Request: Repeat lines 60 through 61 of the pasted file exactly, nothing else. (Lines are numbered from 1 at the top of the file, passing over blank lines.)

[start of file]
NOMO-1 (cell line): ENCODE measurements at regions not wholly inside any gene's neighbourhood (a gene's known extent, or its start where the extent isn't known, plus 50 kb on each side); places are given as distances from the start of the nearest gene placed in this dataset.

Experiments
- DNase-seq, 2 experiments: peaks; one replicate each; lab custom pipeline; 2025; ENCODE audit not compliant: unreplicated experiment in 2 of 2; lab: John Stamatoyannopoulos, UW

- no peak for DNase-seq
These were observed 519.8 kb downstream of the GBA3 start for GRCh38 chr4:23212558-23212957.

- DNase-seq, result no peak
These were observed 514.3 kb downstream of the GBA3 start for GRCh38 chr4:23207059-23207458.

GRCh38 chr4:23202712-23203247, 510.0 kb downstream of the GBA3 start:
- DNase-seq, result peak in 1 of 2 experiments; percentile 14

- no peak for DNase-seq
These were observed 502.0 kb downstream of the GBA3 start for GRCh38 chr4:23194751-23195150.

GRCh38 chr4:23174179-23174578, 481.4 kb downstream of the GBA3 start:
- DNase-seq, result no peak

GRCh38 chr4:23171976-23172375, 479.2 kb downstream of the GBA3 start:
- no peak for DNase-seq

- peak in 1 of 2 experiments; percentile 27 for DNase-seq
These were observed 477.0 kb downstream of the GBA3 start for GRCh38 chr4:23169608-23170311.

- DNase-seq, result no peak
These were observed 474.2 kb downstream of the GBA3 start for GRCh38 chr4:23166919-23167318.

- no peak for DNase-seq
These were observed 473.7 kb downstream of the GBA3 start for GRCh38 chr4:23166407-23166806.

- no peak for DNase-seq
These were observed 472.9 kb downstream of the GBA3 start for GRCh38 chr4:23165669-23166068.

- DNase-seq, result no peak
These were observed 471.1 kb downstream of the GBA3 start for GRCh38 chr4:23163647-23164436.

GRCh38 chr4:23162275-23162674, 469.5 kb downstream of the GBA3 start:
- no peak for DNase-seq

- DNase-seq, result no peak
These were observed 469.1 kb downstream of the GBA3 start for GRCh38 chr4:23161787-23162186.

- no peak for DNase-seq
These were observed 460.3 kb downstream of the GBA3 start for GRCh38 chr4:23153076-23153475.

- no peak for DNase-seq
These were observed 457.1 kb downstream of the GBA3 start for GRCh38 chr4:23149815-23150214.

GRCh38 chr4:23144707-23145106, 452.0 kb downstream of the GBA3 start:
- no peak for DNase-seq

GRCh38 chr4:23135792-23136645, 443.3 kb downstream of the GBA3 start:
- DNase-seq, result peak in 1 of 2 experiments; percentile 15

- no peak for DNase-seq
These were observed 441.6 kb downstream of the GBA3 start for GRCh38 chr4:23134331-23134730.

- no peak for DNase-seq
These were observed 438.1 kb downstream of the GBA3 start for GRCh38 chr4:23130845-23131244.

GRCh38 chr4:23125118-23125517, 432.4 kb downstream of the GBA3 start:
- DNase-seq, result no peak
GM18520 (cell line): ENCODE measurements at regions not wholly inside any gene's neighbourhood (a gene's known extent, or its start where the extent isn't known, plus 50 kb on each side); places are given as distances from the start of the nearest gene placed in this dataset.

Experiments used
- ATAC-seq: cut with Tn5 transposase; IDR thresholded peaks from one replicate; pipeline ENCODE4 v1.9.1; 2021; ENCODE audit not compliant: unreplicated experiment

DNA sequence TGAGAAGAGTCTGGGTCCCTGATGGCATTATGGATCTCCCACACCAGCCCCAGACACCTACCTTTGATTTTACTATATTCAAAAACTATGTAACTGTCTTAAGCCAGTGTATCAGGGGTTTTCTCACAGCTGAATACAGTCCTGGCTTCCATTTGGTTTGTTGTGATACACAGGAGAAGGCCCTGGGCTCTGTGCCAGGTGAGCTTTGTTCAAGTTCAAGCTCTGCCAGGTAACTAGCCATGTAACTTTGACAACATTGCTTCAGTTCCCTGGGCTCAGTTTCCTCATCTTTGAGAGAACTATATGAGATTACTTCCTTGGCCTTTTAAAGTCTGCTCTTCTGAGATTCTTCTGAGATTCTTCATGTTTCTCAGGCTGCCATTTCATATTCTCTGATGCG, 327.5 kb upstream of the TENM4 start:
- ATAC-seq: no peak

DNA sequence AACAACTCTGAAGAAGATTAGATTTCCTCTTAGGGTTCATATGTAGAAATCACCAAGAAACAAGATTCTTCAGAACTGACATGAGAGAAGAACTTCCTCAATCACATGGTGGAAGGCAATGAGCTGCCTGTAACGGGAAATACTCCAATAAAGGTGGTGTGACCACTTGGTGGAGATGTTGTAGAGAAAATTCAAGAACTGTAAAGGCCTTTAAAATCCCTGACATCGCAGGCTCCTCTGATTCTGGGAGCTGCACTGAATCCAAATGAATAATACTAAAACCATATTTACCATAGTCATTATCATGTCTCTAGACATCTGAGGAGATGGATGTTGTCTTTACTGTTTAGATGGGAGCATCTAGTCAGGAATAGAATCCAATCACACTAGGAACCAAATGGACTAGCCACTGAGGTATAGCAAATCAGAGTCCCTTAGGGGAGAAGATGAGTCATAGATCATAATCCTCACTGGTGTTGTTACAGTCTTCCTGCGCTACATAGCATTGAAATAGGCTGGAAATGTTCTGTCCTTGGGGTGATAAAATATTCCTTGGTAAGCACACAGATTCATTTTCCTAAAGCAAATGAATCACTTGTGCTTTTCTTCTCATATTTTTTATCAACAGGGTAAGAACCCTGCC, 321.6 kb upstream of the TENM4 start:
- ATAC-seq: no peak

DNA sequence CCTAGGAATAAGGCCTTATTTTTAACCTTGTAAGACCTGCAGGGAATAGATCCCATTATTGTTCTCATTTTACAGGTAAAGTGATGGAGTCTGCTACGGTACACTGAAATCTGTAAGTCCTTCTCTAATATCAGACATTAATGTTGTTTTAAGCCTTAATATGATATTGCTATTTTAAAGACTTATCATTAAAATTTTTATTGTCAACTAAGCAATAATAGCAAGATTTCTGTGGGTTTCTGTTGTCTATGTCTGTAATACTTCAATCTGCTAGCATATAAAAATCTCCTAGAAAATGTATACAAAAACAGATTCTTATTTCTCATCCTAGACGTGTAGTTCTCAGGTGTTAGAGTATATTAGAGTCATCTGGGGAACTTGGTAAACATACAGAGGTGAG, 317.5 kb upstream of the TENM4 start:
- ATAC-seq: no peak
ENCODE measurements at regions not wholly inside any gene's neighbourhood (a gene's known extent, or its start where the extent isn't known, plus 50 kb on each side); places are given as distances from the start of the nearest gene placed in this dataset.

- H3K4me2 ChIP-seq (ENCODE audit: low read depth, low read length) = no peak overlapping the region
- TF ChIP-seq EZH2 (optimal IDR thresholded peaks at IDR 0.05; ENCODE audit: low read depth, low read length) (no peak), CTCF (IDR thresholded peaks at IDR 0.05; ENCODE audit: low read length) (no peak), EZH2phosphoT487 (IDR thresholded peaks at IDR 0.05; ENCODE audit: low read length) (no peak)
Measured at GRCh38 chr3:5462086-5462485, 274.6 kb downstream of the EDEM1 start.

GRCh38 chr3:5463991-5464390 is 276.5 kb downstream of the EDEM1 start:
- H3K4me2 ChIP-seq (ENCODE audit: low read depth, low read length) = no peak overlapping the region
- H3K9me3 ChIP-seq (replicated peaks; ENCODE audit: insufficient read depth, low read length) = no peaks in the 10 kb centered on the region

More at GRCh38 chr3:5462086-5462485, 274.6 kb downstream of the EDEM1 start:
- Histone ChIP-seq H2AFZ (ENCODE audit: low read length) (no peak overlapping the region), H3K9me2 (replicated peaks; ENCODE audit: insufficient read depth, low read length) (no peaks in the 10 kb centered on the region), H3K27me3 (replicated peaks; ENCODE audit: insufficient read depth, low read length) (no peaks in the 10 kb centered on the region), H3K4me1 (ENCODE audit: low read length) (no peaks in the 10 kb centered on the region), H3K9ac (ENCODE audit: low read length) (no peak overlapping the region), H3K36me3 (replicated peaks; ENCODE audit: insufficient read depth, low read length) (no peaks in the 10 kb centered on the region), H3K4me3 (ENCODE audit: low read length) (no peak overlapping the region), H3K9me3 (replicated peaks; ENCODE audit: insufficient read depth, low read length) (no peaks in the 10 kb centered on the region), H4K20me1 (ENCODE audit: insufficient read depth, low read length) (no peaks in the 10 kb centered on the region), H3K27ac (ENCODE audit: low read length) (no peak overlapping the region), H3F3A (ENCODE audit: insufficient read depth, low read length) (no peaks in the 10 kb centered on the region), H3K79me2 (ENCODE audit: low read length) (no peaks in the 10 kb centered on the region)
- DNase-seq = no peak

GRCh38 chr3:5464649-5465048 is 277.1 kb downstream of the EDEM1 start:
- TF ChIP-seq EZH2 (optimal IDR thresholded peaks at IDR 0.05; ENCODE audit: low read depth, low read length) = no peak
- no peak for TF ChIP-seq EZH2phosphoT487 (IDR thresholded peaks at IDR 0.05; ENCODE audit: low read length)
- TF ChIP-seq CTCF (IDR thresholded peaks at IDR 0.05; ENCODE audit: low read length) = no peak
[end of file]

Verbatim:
More at GRCh38 chr3:5462086-5462485, 274.6 kb downstream of the EDEM1 start:
- Histone ChIP-seq H2AFZ (ENCODE audit: low read length) (no peak overlapping the region), H3K9me2 (replicated peaks; ENCODE audit: insufficient read depth, low read length) (no peaks in the 10 kb centered on the region), H3K27me3 (replicated peaks; ENCODE audit: insufficient read depth, low read length) (no peaks in the 10 kb centered on the region), H3K4me1 (ENCODE audit: low read length) (no peaks in the 10 kb centered on the region), H3K9ac (ENCODE audit: low read length) (no peak overlapping the region), H3K36me3 (replicated peaks; ENCODE audit: insufficient read depth, low read length) (no peaks in the 10 kb centered on the region), H3K4me3 (ENCODE audit: low read length) (no peak overlapping the region), H3K9me3 (replicated peaks; ENCODE audit: insufficient read depth, low read length) (no peaks in the 10 kb centered on the region), H4K20me1 (ENCODE audit: insufficient read depth, low read length) (no peaks in the 10 kb centered on the region), H3K27ac (ENCODE audit: low read length) (no peak overlapping the region), H3F3A (ENCODE audit: insufficient read depth, low read length) (no peaks in the 10 kb centered on the region), H3K79me2 (ENCODE audit: low read length) (no peaks in the 10 kb centered on the region)